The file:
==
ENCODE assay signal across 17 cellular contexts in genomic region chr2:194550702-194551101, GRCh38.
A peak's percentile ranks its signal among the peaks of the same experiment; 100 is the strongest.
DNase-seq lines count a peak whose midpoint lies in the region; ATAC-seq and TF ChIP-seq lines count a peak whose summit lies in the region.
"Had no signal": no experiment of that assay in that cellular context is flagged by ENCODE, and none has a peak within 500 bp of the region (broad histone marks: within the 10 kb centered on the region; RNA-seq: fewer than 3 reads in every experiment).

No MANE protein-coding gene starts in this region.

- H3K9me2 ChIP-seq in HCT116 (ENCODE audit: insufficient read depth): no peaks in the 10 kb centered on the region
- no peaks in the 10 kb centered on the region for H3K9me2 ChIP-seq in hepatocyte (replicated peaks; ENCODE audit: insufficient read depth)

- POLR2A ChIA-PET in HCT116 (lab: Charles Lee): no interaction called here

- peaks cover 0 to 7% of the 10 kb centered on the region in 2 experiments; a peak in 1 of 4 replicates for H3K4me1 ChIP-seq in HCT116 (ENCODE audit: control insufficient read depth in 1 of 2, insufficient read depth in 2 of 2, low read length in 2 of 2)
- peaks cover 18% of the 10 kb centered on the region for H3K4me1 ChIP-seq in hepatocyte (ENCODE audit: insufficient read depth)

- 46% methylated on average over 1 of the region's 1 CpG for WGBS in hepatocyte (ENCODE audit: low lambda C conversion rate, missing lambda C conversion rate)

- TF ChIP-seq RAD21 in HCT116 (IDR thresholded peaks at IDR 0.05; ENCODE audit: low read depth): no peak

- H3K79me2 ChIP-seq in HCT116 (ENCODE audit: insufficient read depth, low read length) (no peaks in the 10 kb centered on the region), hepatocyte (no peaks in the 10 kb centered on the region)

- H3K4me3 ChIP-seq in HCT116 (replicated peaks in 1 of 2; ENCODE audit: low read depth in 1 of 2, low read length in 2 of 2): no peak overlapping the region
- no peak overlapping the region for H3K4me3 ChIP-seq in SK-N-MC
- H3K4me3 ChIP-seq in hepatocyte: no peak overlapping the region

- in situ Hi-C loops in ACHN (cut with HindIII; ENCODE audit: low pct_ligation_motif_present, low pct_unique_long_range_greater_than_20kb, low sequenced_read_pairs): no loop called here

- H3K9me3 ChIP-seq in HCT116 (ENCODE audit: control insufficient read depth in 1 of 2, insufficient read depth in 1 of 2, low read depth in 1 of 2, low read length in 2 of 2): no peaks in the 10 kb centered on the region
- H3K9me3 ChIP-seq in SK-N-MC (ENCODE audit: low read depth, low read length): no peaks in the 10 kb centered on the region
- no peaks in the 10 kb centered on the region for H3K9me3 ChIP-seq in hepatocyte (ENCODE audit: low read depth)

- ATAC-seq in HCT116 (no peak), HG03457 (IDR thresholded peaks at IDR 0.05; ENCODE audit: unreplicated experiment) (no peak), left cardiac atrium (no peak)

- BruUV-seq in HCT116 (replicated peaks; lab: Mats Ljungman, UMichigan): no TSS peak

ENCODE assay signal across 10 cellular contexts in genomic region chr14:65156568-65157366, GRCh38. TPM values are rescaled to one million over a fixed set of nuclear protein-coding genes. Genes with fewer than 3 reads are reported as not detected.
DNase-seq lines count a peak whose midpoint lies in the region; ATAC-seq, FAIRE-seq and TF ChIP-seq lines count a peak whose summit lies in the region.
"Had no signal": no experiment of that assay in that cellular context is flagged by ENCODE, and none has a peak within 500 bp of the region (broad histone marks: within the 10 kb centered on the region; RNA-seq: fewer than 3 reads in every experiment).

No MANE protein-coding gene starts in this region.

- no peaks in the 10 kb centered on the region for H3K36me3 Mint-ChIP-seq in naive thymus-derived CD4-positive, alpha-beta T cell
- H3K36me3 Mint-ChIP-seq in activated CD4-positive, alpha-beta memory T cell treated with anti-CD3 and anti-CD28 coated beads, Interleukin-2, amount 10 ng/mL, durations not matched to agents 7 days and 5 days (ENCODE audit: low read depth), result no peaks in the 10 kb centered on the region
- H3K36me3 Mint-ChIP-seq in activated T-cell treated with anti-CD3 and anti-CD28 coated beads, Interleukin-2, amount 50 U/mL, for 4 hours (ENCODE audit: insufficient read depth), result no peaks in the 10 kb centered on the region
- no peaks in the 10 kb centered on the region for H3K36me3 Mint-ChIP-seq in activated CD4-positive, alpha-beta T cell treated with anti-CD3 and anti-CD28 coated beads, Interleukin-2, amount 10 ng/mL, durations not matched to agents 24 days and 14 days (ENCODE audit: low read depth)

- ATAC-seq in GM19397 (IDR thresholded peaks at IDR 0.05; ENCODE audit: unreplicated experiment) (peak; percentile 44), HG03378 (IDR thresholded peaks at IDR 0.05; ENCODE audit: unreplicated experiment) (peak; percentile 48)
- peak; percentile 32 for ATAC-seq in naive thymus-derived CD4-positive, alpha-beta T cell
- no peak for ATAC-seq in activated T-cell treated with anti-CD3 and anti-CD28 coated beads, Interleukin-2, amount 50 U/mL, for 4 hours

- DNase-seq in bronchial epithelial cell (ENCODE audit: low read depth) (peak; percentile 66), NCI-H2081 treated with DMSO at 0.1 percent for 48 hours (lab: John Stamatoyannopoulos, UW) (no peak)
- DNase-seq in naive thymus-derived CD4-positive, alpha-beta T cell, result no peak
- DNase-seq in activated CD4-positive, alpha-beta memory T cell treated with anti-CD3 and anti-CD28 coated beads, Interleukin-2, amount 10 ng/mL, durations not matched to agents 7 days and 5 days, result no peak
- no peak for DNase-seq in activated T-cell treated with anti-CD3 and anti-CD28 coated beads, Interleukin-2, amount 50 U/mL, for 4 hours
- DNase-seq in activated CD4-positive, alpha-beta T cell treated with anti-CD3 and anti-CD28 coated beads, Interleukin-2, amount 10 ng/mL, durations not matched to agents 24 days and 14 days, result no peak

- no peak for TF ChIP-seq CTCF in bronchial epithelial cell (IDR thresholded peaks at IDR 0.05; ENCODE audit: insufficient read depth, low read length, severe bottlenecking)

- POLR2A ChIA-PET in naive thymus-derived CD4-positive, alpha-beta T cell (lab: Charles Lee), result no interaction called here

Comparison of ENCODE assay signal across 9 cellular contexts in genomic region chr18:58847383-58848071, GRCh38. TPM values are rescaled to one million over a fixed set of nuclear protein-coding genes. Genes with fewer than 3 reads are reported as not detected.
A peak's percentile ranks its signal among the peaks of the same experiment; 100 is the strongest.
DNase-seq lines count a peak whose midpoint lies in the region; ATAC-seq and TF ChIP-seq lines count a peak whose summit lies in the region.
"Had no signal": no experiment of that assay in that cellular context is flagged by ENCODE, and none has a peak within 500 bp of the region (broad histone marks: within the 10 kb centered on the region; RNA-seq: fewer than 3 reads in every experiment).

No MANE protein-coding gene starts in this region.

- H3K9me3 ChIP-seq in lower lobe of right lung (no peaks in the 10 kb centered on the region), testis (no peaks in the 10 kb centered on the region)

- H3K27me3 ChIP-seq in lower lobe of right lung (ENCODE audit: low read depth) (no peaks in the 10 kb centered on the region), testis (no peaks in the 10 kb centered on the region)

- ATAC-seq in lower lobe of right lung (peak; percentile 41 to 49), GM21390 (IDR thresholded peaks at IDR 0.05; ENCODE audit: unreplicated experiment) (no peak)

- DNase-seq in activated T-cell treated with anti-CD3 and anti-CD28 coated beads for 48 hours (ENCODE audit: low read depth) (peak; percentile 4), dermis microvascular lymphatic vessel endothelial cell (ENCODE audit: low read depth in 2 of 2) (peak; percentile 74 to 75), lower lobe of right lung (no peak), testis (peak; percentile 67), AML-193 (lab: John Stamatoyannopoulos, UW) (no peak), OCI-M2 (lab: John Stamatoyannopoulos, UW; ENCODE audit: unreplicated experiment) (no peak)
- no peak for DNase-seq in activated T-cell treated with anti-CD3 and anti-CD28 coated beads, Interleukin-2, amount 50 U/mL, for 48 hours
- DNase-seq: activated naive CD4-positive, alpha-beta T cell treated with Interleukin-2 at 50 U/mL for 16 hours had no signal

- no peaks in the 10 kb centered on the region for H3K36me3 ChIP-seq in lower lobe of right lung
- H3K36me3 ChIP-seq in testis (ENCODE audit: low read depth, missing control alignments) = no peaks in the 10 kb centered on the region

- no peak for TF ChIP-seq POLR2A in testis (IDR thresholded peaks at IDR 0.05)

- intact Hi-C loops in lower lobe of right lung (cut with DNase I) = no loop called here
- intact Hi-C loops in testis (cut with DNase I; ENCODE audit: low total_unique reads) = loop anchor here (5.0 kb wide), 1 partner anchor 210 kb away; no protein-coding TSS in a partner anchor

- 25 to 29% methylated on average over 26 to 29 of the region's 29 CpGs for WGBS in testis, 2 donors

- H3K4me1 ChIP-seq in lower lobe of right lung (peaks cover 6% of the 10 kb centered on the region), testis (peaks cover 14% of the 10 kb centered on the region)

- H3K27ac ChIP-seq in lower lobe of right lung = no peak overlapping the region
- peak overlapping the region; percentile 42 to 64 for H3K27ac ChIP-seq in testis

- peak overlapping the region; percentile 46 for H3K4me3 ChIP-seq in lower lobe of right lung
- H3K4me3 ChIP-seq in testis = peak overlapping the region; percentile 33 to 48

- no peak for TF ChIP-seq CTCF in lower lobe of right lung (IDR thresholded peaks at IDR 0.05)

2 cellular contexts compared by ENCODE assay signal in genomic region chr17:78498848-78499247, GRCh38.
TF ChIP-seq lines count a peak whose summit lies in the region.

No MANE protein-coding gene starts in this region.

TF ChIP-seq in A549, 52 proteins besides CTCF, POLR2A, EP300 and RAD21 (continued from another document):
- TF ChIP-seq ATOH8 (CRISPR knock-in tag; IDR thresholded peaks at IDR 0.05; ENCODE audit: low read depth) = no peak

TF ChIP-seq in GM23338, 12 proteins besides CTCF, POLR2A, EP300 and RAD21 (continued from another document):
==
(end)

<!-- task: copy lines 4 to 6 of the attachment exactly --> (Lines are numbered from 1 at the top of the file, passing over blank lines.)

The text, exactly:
"Had no signal": no experiment of that assay in that cellular context is flagged by ENCODE, and none has a peak within 500 bp of the region (broad histone marks: within the 10 kb centered on the region; RNA-seq: fewer than 3 reads in every experiment).

No MANE protein-coding gene starts in this region.

- H3K9me2 ChIP-seq in HCT116 (ENCODE audit: insufficient read depth): no peaks in the 10 kb centered on the region